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Clin Dermatol. 2018 May - Jun;36(3):430-432. doi: 10.1016/j.clindermatol.2017.08.013. Epub 2017 Aug 31.

Are actinic keratoses really squamous cell cancer? How do we know if they would become malignant?

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Institute of Dermatology, Campus Bio-Medico University, Rome, Italy. Electronic address:
Institute of Dermatology, Campus Bio-Medico University, Rome, Italy.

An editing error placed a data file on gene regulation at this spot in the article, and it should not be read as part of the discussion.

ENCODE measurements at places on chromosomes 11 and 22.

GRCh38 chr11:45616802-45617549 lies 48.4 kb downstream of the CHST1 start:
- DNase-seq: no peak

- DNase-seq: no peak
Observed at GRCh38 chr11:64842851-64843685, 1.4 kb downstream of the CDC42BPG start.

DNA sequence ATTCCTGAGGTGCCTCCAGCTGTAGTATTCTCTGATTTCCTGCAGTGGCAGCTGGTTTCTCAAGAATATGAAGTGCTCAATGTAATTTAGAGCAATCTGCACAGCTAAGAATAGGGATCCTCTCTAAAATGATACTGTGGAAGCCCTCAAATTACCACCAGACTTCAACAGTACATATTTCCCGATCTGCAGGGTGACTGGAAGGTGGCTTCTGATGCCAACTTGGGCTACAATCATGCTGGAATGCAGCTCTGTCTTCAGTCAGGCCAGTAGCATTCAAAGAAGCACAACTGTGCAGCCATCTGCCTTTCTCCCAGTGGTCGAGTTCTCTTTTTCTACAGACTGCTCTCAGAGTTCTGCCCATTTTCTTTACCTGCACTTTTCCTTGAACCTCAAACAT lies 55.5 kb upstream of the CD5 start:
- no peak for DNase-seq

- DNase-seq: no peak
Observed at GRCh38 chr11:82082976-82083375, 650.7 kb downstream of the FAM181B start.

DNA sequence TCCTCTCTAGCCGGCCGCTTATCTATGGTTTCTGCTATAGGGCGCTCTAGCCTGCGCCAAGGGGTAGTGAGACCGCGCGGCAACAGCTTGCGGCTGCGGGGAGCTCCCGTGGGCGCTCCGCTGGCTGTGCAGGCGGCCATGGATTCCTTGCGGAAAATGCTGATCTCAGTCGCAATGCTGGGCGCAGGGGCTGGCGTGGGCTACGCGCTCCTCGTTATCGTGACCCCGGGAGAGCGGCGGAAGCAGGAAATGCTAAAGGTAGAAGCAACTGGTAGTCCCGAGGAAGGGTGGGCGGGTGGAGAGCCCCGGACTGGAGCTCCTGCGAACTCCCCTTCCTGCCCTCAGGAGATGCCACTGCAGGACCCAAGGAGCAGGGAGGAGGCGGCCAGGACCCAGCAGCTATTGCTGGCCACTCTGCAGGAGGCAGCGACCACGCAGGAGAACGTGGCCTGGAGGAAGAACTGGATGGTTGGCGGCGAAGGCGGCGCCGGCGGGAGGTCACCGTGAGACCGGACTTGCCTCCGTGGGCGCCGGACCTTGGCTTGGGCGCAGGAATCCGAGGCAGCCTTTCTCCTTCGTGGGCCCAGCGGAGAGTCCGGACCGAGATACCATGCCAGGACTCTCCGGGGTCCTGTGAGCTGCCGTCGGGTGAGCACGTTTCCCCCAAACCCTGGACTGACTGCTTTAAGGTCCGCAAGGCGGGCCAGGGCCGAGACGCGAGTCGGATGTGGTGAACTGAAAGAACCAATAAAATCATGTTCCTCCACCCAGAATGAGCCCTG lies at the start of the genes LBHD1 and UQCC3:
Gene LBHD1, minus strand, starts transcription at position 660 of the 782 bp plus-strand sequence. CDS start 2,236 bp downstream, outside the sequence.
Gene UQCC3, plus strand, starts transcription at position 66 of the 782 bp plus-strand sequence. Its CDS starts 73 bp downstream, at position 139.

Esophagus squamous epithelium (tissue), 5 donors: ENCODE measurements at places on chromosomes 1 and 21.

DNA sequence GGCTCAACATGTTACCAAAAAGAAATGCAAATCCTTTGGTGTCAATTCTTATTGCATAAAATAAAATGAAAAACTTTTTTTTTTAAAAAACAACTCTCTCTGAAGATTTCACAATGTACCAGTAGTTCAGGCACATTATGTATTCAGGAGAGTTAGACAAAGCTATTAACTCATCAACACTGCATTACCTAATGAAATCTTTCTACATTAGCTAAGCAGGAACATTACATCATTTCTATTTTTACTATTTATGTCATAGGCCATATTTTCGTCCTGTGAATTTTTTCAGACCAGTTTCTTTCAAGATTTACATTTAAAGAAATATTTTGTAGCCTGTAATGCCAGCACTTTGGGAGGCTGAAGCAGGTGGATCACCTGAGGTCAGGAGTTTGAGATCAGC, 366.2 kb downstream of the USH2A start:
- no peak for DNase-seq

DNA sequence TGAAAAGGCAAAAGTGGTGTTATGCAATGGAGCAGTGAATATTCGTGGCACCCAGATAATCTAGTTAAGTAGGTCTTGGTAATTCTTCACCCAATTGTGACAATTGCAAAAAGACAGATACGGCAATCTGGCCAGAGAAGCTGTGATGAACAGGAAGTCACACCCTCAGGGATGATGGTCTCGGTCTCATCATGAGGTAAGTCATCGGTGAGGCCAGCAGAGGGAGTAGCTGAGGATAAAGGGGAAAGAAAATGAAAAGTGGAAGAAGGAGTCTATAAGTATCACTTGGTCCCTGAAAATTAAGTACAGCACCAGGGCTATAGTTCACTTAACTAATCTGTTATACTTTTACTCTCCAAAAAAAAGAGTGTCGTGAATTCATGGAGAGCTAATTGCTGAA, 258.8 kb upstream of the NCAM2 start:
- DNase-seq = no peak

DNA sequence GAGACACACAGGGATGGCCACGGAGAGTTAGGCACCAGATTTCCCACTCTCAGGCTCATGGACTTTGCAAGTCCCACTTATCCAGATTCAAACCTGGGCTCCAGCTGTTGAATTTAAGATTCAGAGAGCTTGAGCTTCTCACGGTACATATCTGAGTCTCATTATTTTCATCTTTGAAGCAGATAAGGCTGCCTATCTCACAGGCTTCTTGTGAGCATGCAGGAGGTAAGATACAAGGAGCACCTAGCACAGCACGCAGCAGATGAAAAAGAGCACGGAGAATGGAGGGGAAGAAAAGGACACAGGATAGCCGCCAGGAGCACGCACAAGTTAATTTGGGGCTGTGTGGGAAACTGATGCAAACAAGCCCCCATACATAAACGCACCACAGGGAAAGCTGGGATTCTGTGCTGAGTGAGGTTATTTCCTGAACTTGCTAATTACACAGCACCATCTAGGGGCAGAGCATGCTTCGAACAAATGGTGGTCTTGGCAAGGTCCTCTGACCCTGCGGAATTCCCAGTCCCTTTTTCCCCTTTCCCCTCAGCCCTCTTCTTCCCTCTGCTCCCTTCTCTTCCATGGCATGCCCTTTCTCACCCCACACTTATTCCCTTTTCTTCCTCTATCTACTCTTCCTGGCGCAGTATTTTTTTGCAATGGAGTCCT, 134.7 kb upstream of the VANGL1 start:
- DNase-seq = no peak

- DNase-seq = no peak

Actinic keratosis (AK) is a very common skin disease caused by chronic sun exposure. AKs have historically been characterized as being "precancerous" or "premalignant." It is true that these lesions do not possess metastatic potential, because they are confined to the epidermis, but it is not accurate to deem them "premalignant." AK qualifies as a malignant neoplasm, because it also fulfills criteria for malignancy in classic pathology, namely, the capability, or potential, to kill by either destruction of tissue locally or by metastasis widely. In this context, AK is considered now by many a carcinoma in situ and can persist or progress to invasive squamous cell carcinoma (iSCC), which rarely metastasizes. Through this controversy, which speaks to an issue we have been debating for at least a century, we should like to start a constructive debate to reach a unanimous conclusion considering the various theories and points of view in the literature.

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